There will be separate regulations published for the public sector – a consultation on this is out at the moment and closes on 30 September 2016. Public sector organisations will be expected to publish their data in the same timeframe as the private and voluntary sectors, i.e. data captured in April 2017 and published by April 2018.
We have fed in to the government's consultation on this development, and are also advising clients on meeting their new obligations and steps to take now to prepare for this change. Please do contact me, or your usual Bevan Brittan contact if you would like a quote for a detailed briefing on this topic.
Employees' English language requirements – guidance
The government has published a code of practice on the new English language requirements which will be required of 'customer facing' public sector workers. The code aims to help public authorities to determine the necessary standard of English (or Welsh, in Wales) and explains the appropriate ways in which public authorities can set a standard of spoken English or Welsh; and provides options for remedial action where employees do not meet the necessary standard for English or Welsh.
The new language standards for public sector workers are expected to come into effect in October 2016, but there is no specific commencement date as yet.
Holiday pay and voluntary overtime
Although we still do not have binding authority on this point, an employment tribunal has recently ruled, in line with the general view amongst commentators, that voluntary overtime, and other payments associated with rotas worked voluntarily, should be included in statutory holiday pay. As this is only a tribunal decision, another tribunal would be free to reach a different conclusion – but it is indicative of the direction of travel on holiday pay calculations (Brettle v Dudley Metropolitan Borough Council ET/1300537/15).
Bevan Brittan on Brexit: Brexit and your workforce - updater
As we enter the post-EU referendum era and shape of our future relationship with the EU begins to emerge, we will be keeping you up to date on Brexit developments as they impact on workforce issues, both via Employment Eye and our Twitter feed (@BevanBrittanEmp).
- Reduced labour turnover expected. The CIPD and Adecco Group UK & Ireland has published results from a survey which shows that recruitment is expected to drop by 4% following the EU referendum. The survey also show that 33% of employers expect Brexit will have the effect of increasing costs and 21% of employers expect to reduce investment in training and skills development and equipment. A significant minority of employers - 40% - believe Brexit will make it more difficult for them to recruit EU migrants over the next 12 months. The survey also showed that almost half of employers want information on the implications of leaving the EU around employment law and regulations. To that end, please see our Brexit and immigration briefing note and our infographic on Brexit and your workforce – what happens next?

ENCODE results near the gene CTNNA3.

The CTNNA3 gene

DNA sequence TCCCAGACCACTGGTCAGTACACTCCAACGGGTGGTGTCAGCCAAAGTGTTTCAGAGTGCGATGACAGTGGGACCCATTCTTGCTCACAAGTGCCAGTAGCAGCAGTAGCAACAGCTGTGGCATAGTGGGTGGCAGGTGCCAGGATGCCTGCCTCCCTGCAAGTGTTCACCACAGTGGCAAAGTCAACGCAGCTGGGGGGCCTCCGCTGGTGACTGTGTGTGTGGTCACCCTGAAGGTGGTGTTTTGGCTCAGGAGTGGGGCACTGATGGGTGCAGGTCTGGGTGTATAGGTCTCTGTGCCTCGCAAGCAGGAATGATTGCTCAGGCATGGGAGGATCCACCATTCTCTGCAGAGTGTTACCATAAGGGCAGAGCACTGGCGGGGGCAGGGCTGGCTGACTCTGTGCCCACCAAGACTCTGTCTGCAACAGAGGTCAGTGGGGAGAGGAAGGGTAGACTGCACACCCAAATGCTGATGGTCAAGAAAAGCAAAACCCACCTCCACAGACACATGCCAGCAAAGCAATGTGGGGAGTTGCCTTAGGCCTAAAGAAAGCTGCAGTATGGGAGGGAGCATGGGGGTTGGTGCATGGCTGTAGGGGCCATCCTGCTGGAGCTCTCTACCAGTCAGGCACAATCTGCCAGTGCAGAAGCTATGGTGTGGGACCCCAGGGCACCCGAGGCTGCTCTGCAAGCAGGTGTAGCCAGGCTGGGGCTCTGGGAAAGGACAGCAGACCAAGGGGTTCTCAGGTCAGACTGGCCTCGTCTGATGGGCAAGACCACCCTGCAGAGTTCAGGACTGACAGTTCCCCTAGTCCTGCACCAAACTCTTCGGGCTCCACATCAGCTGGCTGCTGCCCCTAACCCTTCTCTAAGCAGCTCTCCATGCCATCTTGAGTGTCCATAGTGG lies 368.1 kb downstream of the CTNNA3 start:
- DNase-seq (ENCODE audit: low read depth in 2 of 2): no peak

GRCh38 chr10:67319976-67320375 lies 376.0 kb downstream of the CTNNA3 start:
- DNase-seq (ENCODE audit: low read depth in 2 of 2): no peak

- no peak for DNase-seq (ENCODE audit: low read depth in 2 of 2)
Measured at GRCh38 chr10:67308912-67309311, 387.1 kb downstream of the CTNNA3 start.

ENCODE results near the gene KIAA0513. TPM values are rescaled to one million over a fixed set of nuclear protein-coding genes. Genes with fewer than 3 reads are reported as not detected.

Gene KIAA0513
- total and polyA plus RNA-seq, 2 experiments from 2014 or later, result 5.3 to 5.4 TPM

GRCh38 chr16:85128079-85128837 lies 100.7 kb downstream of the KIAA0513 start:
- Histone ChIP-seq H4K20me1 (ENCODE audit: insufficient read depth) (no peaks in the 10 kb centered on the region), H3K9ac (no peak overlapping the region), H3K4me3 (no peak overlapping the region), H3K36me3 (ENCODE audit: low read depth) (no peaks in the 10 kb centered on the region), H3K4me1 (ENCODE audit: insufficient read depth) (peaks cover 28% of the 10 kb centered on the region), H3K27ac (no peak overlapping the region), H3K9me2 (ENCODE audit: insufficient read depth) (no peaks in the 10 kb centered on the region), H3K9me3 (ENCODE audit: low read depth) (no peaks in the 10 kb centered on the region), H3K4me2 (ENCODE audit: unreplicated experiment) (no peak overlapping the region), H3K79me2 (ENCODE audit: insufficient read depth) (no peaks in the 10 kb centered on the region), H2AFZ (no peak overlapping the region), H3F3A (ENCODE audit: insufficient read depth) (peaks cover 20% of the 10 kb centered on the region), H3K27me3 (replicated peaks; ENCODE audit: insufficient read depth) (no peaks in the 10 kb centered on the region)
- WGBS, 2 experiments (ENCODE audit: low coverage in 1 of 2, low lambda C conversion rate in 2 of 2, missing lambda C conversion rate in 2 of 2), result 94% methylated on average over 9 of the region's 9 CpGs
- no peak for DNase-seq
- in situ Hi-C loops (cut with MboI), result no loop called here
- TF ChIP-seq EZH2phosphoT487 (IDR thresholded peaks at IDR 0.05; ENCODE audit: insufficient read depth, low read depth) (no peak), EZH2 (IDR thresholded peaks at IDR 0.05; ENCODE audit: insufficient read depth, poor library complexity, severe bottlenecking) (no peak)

- A new health and social care / Brexit coalition has been formed. The coalition is called the Cavendish Coalition and is formed of 29 health and social care organisations. The coalition says that it will act as a single voice to influence post-EU referendum matters and provide advice during negotiations on issues affecting the health and social care workforce. The coalition's view is that EU citizens working in the UK’s health and social care sectors should remain in the UK. The coalition’s full statement of purpose is available here. Updates from the coalition can be followed using the hashtag #CavendishCoalition.
- The House of Commons library has published a detailed Brexit briefing paper. The paper can be found here and covers the impact of Brexit on a number of policy areas, including employment law (starting at page 47). The paper provides useful background information on how UK employment law interleaves with EU law; it outlines various options open to government and describes the diverging views on the likely impact of Brexit on workforce policy. The paper does not give any definitive guidance on what we might expect in terms of changes to employment policy, but it does reiterate David Davis' view that deregulation of EU derived employee rights would not be a priority post-Brexit.